JPMorgan's most employable people are not bankers or traders
If you're looking for a route out of JPMorgan and into one of the top slots in the private equity industry, you might not want to work in investment banking or even in sales and trading. Christine Moy just left JPM to become a partner at Apollo Capital Management, even though she's not your typical investment banking-to-private equity mover.
At JPMorgan, Moy specialized in digital payments and the Metaverse at JPMorgan's blockchain platform, Onyx. At Apollo, she will be the fund's all-new head of digital asset strategy.
Onyx is like "a whole new division within JPMorgan," said Moy, speaking a year ago. Back in n January 2021, she said Onyx already had 400 banks signed up to its blockchain-based payments network and that in Onyx the bank was building one of the "key foundational components of a next generation financial system," in the form of a programmable ecosystem that joins up cash and collateral payments systems. Moy launched JPM's Onyx lounge in the Metaverse in February 2022, and her resume reads like a list of DeFi hit points.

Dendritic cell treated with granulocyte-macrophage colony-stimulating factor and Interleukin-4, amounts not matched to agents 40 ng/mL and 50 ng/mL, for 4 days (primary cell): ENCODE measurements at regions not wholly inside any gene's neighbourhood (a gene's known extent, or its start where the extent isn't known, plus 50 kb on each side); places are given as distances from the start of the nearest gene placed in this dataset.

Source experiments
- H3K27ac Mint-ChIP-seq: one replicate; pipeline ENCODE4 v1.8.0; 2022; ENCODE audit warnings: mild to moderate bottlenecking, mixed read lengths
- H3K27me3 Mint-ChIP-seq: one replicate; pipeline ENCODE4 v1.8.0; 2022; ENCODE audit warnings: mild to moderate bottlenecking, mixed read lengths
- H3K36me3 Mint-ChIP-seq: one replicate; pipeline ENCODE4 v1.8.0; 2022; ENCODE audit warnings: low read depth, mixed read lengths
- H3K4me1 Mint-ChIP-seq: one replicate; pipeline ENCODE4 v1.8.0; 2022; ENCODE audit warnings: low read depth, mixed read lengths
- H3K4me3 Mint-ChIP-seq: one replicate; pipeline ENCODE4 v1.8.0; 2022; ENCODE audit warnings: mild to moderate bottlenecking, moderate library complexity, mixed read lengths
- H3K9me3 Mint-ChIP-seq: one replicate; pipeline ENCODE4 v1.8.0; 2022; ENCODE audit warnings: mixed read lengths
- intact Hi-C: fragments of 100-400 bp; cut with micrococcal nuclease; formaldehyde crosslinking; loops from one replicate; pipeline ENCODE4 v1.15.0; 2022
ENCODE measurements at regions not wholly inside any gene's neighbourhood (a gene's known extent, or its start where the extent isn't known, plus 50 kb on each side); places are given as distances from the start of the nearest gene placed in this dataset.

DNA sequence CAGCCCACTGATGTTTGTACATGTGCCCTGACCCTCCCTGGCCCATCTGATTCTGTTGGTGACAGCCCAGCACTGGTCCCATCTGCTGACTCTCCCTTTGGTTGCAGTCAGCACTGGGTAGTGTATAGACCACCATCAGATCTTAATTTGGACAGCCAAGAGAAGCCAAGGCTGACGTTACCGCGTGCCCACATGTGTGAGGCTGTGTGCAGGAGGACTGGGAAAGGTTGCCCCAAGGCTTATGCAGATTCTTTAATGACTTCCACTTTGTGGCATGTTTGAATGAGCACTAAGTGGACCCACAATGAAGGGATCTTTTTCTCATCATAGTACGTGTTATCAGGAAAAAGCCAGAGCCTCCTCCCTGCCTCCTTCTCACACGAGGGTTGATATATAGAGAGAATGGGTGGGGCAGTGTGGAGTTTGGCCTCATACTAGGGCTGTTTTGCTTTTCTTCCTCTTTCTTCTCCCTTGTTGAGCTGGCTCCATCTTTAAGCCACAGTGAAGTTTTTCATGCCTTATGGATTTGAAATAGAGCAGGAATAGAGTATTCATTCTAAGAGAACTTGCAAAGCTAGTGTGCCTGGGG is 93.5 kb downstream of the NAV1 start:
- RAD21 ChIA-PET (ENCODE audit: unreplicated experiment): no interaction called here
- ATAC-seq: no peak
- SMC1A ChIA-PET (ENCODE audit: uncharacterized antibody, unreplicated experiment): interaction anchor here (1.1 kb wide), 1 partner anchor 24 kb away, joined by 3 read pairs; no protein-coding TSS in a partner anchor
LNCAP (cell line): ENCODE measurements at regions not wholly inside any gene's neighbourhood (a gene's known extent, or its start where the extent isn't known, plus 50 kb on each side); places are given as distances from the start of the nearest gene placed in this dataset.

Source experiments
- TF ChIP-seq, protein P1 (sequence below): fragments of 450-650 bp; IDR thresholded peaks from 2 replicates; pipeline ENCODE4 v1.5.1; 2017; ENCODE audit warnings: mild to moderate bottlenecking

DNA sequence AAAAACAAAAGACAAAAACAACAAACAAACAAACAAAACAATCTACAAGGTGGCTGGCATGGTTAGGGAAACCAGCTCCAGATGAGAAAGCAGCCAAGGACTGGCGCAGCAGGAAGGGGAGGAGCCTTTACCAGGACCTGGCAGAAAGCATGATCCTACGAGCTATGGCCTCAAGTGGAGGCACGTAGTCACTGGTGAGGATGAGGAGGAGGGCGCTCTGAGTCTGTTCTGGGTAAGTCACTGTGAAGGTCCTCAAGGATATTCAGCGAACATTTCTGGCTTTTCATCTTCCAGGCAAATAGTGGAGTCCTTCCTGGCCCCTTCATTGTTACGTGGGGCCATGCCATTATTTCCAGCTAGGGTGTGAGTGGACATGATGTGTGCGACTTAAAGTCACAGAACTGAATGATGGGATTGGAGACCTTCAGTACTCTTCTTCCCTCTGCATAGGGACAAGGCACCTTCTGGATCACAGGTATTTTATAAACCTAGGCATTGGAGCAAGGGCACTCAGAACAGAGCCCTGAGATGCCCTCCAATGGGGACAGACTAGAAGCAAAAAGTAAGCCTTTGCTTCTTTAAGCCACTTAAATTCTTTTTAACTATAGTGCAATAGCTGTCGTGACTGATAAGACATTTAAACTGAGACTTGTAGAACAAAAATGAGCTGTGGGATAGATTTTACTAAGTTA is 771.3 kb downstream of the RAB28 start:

Given that Apollo was paying its associates $550k last time we looked, plenty of other people at JPMorgan would probably like to earn multiples of that by joining the fund at partner level. Moy's career demonstrates the benefit of getting ahead of the curve - she worked in syndicated loans, securitization and commodities at the start of her career before stepping sideways into product management for the private bank and becoming JPMorgan's head of blockchain and crypto back in 2016 when one bitcoin was worth less than $500. Similarly, Omar Farooq, Onyx's CEO, worked in technology and controls at the investment bank, before getting interested in blockchain in 2017.
Moy says JPMorgan's Onyx team is "comprised of stars." The bank might need to do a bit more to keep them in future. Retention might be one reason why it recently promoted Naveen Mallela, Global Head Onyx Coin Systems in Singapore, to MD.
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